• Vol. 04
  • Chapter 03
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After seven years, three months and ten days I finally found the last plastic bag.

Caught in a barbed wire fence in a Kentish field edge, it flapped itself to my attention. Locals had been mysterious, cagey even, about it. They sent me in wrong directions, told me it was all rumours, said, ‘why would the last plastic bag in the world be here?’

They had been protecting it, I swear. Shielding their secret from hunters like me. Many had come here before me, hearing the same stories; sightings of a plastic bag in the wild, glimpses of something white and rare while driving down the A2 to Dover. They had come but no one had found it. Until now. I have camped in the nearby Covette Woods for six days, systematically covering every acre of land in a two mile radius from my camp. I was about to give up, but then I saw it, flittering in the wind, a beautiful splish of white on a synthesized green canvas.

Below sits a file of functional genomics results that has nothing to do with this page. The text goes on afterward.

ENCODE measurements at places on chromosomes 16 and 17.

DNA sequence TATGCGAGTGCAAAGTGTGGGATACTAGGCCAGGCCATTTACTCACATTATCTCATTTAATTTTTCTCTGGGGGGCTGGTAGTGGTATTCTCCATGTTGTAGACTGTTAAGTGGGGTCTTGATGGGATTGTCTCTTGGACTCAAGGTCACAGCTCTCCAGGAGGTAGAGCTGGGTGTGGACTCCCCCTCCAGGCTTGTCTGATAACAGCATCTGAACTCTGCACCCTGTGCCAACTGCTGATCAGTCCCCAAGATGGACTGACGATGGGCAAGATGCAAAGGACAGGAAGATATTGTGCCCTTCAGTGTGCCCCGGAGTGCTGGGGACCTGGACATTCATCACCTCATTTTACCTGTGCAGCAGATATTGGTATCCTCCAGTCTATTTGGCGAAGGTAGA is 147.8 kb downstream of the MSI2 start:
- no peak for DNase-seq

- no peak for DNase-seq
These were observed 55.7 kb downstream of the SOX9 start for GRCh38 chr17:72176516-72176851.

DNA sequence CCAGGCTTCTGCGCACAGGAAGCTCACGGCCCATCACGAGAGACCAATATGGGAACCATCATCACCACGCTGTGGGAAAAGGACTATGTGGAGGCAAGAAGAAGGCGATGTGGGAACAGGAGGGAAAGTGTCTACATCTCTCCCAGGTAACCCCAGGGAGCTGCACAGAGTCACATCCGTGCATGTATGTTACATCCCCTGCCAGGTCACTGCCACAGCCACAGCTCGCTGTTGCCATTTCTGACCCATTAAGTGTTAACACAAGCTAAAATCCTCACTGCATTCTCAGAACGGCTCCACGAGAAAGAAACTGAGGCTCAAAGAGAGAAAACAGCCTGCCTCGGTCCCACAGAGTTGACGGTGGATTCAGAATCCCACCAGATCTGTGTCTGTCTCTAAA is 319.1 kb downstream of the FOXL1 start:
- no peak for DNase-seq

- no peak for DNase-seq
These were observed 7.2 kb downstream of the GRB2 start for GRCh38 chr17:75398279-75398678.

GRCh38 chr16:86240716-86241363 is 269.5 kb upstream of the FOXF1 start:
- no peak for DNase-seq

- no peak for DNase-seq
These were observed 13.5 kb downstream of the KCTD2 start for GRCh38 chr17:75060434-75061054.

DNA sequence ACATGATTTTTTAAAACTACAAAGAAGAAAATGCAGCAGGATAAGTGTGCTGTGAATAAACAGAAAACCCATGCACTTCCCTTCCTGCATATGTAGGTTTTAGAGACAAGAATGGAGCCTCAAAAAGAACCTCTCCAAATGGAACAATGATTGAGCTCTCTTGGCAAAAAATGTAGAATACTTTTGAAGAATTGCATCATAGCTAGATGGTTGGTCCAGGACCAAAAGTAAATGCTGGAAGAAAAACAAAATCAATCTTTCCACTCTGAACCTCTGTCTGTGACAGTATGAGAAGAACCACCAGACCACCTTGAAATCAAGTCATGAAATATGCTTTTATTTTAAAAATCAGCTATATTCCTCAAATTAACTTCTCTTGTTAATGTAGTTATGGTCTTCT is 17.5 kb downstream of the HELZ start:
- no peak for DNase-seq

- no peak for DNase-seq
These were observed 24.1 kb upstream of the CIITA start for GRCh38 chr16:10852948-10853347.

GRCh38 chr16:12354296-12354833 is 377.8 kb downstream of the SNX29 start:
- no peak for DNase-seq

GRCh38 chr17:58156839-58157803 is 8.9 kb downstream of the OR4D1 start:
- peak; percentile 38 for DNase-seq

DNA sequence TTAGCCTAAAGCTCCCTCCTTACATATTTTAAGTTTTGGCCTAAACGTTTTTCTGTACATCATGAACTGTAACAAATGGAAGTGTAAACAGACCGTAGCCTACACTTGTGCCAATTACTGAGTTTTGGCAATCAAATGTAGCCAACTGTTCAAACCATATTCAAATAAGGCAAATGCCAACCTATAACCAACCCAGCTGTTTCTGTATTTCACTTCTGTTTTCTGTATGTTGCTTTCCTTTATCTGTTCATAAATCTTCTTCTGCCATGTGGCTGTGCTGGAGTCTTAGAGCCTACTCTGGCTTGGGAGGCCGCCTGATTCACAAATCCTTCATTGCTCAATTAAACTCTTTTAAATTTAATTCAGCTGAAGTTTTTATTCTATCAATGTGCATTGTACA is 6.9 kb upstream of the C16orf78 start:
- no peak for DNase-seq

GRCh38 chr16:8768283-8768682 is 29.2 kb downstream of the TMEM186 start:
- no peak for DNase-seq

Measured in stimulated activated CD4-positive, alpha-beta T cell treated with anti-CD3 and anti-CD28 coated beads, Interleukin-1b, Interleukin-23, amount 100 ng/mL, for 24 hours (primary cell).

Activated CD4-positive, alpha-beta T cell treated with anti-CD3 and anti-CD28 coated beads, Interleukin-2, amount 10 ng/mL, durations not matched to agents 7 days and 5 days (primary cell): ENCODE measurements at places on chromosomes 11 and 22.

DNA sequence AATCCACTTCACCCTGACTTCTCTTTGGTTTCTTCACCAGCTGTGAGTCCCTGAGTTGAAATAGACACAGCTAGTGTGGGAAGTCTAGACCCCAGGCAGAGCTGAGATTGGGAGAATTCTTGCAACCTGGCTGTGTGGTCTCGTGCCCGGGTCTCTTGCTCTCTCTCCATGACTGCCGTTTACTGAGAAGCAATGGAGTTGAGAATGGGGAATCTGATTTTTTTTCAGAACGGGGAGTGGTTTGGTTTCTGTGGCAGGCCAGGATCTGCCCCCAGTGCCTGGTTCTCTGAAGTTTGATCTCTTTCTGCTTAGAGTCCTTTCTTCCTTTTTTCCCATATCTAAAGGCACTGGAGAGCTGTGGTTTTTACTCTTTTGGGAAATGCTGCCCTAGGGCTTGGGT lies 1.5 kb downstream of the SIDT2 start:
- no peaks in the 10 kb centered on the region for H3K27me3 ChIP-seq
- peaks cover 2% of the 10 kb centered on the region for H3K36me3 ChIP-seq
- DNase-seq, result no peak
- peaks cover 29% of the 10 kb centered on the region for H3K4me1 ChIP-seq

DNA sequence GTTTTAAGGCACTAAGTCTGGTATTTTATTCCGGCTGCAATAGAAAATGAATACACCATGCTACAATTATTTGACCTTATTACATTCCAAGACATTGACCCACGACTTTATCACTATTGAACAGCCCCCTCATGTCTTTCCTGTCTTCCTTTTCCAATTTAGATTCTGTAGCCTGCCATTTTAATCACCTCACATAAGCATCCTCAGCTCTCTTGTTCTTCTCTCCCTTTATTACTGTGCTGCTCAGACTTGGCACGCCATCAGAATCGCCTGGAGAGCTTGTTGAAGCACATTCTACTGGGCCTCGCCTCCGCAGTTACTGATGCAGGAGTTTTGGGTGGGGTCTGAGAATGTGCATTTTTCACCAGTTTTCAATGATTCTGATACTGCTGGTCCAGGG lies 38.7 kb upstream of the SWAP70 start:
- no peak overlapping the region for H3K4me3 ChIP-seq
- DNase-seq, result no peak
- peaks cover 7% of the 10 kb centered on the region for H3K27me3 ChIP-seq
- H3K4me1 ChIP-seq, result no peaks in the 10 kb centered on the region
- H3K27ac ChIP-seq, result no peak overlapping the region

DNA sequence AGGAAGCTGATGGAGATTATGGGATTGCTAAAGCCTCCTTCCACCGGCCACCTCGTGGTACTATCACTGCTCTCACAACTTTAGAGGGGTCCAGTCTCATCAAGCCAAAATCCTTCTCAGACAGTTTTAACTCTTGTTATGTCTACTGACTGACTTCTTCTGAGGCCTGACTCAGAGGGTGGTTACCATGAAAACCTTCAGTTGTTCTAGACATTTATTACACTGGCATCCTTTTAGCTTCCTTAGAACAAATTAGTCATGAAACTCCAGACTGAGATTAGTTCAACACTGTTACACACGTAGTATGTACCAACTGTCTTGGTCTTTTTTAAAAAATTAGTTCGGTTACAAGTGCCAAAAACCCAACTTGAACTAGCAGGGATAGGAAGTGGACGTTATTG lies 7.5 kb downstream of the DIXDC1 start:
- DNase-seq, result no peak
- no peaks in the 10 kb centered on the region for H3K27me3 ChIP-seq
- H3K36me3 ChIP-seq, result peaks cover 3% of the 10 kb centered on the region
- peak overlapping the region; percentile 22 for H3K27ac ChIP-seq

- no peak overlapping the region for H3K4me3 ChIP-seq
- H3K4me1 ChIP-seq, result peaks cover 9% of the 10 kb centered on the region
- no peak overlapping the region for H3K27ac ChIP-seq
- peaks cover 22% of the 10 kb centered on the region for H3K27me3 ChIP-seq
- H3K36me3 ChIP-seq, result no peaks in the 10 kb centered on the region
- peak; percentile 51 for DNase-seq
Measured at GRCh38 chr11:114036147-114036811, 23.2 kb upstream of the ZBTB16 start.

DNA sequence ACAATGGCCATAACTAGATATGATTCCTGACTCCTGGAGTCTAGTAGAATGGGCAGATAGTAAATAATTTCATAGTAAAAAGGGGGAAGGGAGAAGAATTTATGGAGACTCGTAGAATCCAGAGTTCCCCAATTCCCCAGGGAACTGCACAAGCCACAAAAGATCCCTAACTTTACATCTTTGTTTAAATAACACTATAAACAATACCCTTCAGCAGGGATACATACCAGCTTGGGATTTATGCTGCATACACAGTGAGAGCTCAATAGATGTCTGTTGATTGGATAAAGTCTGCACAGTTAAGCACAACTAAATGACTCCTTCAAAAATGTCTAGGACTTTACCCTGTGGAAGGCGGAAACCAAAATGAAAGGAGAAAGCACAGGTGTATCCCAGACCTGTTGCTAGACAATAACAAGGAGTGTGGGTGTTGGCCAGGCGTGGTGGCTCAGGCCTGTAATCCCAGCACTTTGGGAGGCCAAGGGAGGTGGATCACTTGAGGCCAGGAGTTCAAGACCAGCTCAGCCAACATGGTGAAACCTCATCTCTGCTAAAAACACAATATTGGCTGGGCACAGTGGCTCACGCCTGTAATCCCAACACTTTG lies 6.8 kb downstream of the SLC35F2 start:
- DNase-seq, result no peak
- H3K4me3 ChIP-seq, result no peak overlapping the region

People always asked me what I would do if I ever found it. Would I take it home to the lab for analysis, risking government intervention and the weird form of fame that comes with plastic pursuing? Would I leave it in the wild knowing that I knew where it was, but no wishing to interfere with nature’s course? Would I trade it privately on eBay for millions of pounds?



I didn’t know what the answer was until I found it, genuinely. I decided that the moment would instruct me.

As soon as I touched that strange material, I felt compelled to rip it apart. I hacked at it with my fingers in a frenzy, lusting for the experience. I threw the shreds in the air and they scattered across the grass, flipping and fidgeting their way away from me.

I kept only the handle part, and pressed it like a flower in this book you are now reading.